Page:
As we have discussed, EISD is part of the current funding lawsuit that is being held in Austin. EISD is a member of the Texas Taxpayer and Student Fairness Coalition. This Coalition was formed with the work of the Equity Center and Dr. Wayne Pierce. Yesterday, Dr. Pierce testified at the trial. Below are excerpts from his testimony (from TexasISD.com & Joe Smith):
Dr. Wayne Pierce, Executive Director of the Executive, showed a table indicating
what would happen if all school districts statewide taxed at the maximum of
$1.17. It was clearly evident that to reach the funding levels of their property-wealthy counterparts, poor school districts would have to impose tax rates of $1.95, which would be illegal. Dr. Pierce used several individual districts to make his points very clear and applicable to one’s local zip code. The following are excerpts from articles and comments made related to Dr. Pierce’s testimony will continue on Monday.
- The AP (11/2) adds that Wayne Pierce of the Equity Center testified that . . . the
bottom 15 percent of poorer school districts collect an average of $5,581 per
student per year in property taxes – compared to $7,535 per student for the top15 percent of the wealthiest districts statewide. That works out to a more than
$65,000 per-classroom funding deficit each year, he said. The funding gap
persists, Pierce said, even though the top 15 percent of wealthiest districts
only collect an average tax rate of $1.02 per $100 of property value, compared
to an average of $1.10 collected by the bottom 15 percent of the poorest
- AUSTIN — Property-wealthy school districts spend about $65,000 more per classroom than poor districts, Equity Center Executive Director Wayne Piercetestified Thursday in an ongoing school funding lawsuit. “You could do some
wonderful things” if property-poor schools received equal funding, Pierce told
Judge John Dietz, who had asked why the funding gap was a disadvantage. Gary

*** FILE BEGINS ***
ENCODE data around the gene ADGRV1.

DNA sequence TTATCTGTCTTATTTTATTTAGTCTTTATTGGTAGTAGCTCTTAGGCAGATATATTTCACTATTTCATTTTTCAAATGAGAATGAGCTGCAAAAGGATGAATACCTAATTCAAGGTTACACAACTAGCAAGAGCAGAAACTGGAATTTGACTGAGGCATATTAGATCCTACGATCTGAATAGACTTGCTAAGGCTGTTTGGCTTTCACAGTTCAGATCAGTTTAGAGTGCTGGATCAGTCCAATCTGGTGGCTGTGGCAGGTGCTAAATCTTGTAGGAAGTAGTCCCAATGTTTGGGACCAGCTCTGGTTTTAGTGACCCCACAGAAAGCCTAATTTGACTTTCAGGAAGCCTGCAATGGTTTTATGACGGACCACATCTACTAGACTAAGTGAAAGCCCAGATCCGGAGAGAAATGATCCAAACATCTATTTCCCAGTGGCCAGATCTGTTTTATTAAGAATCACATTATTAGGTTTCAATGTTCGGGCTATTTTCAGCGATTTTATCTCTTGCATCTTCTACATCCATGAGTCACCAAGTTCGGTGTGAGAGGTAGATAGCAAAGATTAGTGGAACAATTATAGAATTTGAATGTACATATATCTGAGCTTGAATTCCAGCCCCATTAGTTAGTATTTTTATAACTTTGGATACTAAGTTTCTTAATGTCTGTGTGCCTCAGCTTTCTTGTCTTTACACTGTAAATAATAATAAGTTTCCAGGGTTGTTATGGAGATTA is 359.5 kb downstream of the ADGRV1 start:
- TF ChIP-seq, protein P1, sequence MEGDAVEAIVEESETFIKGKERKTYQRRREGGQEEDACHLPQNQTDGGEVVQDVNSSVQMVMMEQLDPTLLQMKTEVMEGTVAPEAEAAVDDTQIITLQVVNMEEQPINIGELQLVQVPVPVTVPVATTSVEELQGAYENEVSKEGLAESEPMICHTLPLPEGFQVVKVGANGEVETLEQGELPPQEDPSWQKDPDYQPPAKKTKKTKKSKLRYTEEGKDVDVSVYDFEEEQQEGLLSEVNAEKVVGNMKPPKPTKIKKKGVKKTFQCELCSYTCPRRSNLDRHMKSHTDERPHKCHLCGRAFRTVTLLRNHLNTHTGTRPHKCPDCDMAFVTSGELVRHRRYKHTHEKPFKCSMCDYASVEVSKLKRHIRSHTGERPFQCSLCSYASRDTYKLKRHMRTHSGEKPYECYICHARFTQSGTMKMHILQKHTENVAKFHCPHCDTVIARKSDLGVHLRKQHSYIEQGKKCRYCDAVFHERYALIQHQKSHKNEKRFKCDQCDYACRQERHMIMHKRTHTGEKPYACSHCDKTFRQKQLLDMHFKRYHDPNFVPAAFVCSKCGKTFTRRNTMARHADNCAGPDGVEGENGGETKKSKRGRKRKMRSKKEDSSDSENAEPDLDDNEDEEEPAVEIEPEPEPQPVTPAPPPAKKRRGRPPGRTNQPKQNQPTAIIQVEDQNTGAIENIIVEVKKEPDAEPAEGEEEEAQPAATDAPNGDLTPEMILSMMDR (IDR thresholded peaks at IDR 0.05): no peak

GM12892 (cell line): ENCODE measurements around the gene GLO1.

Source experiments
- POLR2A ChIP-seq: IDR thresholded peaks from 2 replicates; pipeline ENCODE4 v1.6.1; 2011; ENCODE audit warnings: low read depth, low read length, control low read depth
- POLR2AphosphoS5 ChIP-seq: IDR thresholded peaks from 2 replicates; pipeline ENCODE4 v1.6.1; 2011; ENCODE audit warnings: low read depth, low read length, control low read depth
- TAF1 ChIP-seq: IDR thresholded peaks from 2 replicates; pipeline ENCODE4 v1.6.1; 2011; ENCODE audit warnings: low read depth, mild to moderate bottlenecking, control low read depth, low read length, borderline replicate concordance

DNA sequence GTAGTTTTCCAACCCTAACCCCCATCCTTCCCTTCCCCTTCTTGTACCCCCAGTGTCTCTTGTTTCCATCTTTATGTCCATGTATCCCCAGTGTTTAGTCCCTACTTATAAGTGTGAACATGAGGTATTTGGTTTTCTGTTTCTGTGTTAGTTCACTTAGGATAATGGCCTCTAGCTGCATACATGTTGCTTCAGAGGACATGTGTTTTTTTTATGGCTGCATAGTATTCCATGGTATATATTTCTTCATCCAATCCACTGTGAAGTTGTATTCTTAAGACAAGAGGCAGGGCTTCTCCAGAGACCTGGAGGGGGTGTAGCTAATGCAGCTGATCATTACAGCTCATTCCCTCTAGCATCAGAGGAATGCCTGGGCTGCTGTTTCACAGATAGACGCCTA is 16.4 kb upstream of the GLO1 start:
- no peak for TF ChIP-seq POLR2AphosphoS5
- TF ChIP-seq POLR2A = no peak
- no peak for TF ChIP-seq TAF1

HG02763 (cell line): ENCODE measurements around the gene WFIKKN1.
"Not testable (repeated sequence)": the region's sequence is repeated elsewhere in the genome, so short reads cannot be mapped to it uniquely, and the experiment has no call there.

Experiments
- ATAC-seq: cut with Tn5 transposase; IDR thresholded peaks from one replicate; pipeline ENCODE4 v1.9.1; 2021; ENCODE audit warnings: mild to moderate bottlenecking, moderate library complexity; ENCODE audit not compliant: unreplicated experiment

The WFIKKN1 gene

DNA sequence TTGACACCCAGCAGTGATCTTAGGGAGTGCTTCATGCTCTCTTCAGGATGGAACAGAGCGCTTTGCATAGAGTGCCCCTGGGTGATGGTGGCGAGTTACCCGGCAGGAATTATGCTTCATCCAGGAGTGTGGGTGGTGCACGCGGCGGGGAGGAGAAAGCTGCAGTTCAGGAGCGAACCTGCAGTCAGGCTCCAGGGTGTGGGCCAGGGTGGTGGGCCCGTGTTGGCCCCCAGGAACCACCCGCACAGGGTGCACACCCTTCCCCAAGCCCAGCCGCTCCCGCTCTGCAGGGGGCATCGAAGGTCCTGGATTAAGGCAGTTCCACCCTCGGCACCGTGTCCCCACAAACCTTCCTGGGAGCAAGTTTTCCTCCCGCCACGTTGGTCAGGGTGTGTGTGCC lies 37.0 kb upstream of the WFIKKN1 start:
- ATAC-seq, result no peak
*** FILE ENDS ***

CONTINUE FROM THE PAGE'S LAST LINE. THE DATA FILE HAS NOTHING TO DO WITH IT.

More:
Scharrer, San Antonio.
- (He demonstrated that). . . two homes whose property values were within $10 of each other — one in the San Antonio Independent School District area and one in neighboring Alamo Heights. Both areas pay $1.04 in property tax rates, but San
Antonio gets $5,333 annually per student compared with $6,666 per student in
Alamo Heights — a $1,333 per-student difference – Gary Scharrer, San Antonio.
- Similarly, two Travis County homes of nearly identical value — one in Pflugerville ISD and one in Eanes ISD, with the same $1.04 tax rate — Eanes gets $1,327 more per student.“And with money, it’s cumulative,” Pierce said. “It’s not like this isonly one year. Each year adds up.” Gary Scharrer, San Antonio.
- An expert witness says the poorest school districts in Texas tax at a rate that is7.8 percent higher than the state’s wealthiest districts, but receive 35 percent less in per student funding CBS – DFW
- Pierce: If everyone taxed at max M&O ($1.17), the top 15% would receive $2,790 more than bottom 15%
- Pierce: The story is always the same: the property poor district who have a higher tax rate yield less revenue.
- Pierce says only 130 districts statewide can reach 1993 revenue per WADA level(adjusted for inflation) at $1.04.
- Pierce says comparing Ch. 41 districts of yesterday to today is apples & oranges.
- Before, there was about a 3 cents tax gap. In ’11-12, the gap is now 9 cents
- The gap has increased by $864.
- The tax rate gap is 14.3 cents between top & bottom 15%.
- Pierce: Substantially equal revenue for substantially equal tax has gotten worse since Supreme Court decision.
- When looking at the percent of students who were college ready, the higher percent belonged to those with more dollars
- Pierce: In every instance, those with less funding had lower scores.